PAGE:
Conservation biology involving monitoring sea bird and seal populations at Bird Island, Signy and King Edward Point Research Stations will continue to provide data to the Conservation of Antarctic Marine Living Resources (CCAMLR) Ecosystem Monitoring Programme. This long-term monitoring influences conservation policy and management to maintain the current diversity of the Southern Ocean.
At Bird Island, scientists will continue to monitor fur seal populations by weighing pups at birth to record and monitor their growth. Also, work on several endangered albatross species will provide information on where the birds go and how to stop their unnecessary slaughter.
Ship-borne research and logistics
For BAS’s two ships, 20011/12 will be one of their most ambitious seasons yet. After resupplying BAS’s research stations at Bird Island, King Edward Point, Signy and Rothera after the long Antarctic winter, the RRS James Clark Ross will conduct 11 science cruises, including a joint project with University of East Anglia to deploy ‘gliders’ in the sea. These will travel several hundred kilometres in the surface layers of the ocean collecting data and relaying it back to the ship.
James Clark Ross will also be delving into the deep ocean in the south of the Weddell Sea. This cruise will collect specimens to provide a more comprehensive picture of the biodiversity as deep as 2000 metres. By comparing the genetics of these animals with those collected from other areas, scientists can piece together how shallow seas around the continent were colonised as the ice retreated. Scientists will also sample faunas living in active underwater volcanic craters to discover new species in this unusual polar environment.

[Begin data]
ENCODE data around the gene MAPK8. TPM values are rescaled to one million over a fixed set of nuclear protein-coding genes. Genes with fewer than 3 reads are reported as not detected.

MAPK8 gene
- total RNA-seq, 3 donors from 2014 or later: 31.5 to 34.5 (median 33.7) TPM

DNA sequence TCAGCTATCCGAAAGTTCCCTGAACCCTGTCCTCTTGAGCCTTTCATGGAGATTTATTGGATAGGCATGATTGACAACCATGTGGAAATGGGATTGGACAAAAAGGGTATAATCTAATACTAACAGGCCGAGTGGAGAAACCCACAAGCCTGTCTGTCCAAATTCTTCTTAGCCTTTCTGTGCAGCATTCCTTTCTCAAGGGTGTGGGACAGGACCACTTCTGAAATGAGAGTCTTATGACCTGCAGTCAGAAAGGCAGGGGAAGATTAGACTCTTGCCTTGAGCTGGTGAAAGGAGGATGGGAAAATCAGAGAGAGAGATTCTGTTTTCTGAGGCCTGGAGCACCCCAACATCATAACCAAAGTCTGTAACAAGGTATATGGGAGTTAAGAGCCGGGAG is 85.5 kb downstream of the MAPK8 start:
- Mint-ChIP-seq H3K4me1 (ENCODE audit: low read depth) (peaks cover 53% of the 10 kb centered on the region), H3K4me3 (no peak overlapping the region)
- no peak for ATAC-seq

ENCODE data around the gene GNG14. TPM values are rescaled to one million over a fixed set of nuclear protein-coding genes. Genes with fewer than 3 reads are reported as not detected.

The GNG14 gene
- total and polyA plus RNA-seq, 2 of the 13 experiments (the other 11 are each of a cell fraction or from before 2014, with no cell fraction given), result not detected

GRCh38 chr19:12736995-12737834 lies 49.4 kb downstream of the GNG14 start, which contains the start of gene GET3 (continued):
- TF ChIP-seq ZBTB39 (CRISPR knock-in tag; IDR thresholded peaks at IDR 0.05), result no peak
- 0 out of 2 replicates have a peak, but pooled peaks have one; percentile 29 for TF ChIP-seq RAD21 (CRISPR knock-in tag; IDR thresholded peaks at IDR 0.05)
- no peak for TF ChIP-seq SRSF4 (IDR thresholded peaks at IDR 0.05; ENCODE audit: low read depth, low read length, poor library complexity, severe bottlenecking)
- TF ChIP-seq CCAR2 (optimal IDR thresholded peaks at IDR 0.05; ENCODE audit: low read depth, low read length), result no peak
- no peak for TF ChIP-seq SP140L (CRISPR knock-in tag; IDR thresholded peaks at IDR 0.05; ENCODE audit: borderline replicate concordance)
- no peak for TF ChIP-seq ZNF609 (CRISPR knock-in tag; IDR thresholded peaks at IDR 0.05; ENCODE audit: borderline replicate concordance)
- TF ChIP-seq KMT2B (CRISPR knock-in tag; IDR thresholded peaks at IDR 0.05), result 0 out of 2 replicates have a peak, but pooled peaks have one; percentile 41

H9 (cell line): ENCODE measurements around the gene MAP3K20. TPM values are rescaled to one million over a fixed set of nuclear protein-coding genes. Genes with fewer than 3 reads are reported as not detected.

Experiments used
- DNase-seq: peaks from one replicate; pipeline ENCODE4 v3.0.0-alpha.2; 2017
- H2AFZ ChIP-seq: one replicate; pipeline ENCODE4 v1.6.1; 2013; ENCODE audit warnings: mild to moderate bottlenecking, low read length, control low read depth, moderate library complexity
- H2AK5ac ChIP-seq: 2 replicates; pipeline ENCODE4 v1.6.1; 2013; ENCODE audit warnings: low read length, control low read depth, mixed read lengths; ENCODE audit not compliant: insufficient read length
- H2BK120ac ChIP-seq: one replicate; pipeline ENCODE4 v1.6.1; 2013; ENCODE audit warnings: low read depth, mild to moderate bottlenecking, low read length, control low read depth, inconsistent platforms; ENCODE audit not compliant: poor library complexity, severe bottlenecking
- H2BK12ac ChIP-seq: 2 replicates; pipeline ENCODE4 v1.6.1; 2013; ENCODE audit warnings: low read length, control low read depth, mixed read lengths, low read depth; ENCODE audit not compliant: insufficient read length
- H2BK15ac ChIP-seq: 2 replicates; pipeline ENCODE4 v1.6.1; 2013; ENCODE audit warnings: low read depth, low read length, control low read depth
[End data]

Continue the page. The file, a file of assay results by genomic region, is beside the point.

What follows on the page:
In addition, the JCR is heading to South Georgia and the Scotia and Weddell Seas, to aid scientists study the changing climate and export of Antarctic Bottom Water – the densest water in the global ocean circulation – and known to be critical for climate and sea level.
RRS Ernest Shackleton will support the building of Halley VI with several deliveries of building materials and provisions, as well as calling in with cargo for the island stations.
Whilst the building of Halley VI carries on, science at Halley V resumes with long-term research into atmospheric sciences. Studies at Halley are crucial for a global perspective on ozone reduction, atmospheric pollution, sea level rise, climate change and space weather.
There are collaborations this season with US and Malaysian scientists. Scientists funded by the National Science Foundation and supported by BAS, will work deep field on the Larsen C ice shelf where they will deploy equipment to monitor how this region of the Antarctic Peninsula is changing. Since the collapse of the Larsen A and B ice shelves, much focus is on Larsen C to monitor the processes of its change if indeed it does collapse. In addition, building starts on a new Dutch science facility at Rothera, built in collaboration with the Netherlands Polar Programme which will aid the study of the marine environment as well as meteorology and glaciology on the Antarctic Peninsula.
On the 17 January 2011 — also called Pole Day – it is 100 years to the day that Scott reached the geographical South Pole. To celebrate this, and the commemorative ceremony taking place outside South Pole Station which is run by the US Programme, BAS will send one of its Twin Otter aircraft to maintain a piece of science equipment, and participate in a truly memorable moment of Antarctic history.